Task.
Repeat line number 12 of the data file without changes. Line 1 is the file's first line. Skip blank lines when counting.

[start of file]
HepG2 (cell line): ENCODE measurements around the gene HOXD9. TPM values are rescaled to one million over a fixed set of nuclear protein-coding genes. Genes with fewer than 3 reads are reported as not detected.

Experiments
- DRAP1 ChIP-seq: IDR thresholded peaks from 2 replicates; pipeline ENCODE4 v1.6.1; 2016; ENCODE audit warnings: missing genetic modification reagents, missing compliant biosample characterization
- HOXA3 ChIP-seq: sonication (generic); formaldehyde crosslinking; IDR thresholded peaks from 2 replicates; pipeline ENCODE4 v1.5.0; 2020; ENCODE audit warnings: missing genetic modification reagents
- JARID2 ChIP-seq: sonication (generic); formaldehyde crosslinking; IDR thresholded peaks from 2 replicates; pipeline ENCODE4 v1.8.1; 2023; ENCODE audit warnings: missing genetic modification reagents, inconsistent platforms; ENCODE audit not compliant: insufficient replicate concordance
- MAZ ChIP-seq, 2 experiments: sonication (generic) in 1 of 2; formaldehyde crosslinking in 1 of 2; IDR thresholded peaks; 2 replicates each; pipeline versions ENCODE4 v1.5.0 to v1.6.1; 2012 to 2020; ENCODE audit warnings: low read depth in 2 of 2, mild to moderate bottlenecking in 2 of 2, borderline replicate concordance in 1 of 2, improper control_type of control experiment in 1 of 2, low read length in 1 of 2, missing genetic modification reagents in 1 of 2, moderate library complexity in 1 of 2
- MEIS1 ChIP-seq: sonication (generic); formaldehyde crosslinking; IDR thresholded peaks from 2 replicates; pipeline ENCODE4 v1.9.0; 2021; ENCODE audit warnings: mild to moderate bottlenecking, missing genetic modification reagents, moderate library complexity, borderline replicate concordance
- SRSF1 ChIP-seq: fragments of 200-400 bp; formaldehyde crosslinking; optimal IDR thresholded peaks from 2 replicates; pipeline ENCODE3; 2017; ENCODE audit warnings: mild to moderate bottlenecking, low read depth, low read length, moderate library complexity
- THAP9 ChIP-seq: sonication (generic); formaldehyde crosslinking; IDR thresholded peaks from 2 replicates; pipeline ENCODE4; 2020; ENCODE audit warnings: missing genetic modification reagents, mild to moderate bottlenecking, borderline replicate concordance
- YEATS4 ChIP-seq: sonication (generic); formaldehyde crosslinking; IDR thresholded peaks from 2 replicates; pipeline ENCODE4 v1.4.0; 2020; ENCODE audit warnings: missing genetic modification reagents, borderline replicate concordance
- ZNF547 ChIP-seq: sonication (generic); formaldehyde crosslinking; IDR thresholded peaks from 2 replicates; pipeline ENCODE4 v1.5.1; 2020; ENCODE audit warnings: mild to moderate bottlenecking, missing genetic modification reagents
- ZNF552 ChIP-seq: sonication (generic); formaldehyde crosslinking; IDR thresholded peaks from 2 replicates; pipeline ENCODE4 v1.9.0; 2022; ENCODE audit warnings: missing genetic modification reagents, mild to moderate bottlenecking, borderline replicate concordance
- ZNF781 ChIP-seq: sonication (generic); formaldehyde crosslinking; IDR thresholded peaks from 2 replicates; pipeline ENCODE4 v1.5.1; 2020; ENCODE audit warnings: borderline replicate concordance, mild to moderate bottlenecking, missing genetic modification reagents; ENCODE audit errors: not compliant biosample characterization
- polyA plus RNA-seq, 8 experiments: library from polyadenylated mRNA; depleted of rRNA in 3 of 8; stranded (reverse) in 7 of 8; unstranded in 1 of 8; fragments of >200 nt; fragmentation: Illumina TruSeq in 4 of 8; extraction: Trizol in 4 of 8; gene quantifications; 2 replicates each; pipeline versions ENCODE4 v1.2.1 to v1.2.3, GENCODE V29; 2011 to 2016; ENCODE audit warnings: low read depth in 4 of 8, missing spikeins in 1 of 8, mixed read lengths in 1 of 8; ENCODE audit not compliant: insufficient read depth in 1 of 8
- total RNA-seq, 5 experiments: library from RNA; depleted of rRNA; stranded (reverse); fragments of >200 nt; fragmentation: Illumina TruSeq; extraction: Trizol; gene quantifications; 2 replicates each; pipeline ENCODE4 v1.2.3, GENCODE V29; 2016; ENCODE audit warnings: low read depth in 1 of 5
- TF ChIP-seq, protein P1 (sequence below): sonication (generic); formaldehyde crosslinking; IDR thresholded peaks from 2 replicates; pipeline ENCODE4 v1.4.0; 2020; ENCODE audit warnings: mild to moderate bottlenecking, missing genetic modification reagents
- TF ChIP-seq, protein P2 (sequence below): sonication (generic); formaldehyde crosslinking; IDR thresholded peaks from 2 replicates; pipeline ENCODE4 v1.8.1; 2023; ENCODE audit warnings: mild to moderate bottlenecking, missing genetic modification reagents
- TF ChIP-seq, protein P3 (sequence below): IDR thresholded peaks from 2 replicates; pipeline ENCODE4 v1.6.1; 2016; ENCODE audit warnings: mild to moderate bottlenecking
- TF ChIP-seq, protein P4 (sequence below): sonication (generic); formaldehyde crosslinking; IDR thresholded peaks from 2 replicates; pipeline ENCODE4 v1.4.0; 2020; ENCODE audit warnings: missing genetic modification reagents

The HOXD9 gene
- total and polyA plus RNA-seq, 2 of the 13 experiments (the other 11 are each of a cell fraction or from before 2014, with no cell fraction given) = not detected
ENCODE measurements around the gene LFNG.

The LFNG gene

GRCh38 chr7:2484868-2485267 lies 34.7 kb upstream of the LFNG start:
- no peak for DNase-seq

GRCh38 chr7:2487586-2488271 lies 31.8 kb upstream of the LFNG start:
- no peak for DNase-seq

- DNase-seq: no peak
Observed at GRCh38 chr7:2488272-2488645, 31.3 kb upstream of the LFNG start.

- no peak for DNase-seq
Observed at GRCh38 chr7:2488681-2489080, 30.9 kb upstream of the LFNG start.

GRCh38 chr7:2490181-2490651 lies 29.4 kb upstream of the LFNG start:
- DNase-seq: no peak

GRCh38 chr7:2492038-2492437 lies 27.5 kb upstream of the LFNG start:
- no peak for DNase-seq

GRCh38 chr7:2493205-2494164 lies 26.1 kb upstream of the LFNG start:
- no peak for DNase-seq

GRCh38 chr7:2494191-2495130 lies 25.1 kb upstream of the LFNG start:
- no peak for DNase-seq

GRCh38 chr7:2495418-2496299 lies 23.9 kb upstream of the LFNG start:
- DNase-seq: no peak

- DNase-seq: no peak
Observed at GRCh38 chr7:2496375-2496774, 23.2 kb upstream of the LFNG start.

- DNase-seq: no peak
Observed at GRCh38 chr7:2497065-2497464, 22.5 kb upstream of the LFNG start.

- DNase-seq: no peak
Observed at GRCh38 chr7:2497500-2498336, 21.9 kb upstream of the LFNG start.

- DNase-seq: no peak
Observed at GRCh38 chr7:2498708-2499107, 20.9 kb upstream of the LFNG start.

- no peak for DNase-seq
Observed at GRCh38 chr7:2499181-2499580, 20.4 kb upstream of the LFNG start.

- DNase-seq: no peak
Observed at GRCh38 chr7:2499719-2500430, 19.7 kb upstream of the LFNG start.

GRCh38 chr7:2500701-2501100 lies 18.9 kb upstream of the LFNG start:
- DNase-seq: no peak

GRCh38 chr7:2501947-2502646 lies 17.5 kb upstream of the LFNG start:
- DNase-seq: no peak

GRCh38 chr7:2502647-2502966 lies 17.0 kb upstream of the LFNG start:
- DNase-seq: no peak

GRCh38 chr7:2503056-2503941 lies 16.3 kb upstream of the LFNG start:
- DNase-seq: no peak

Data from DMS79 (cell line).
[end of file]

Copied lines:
- ZNF552 ChIP-seq: sonication (generic); formaldehyde crosslinking; IDR thresholded peaks from 2 replicates; pipeline ENCODE4 v1.9.0; 2022; ENCODE audit warnings: missing genetic modification reagents, mild to moderate bottlenecking, borderline replicate concordance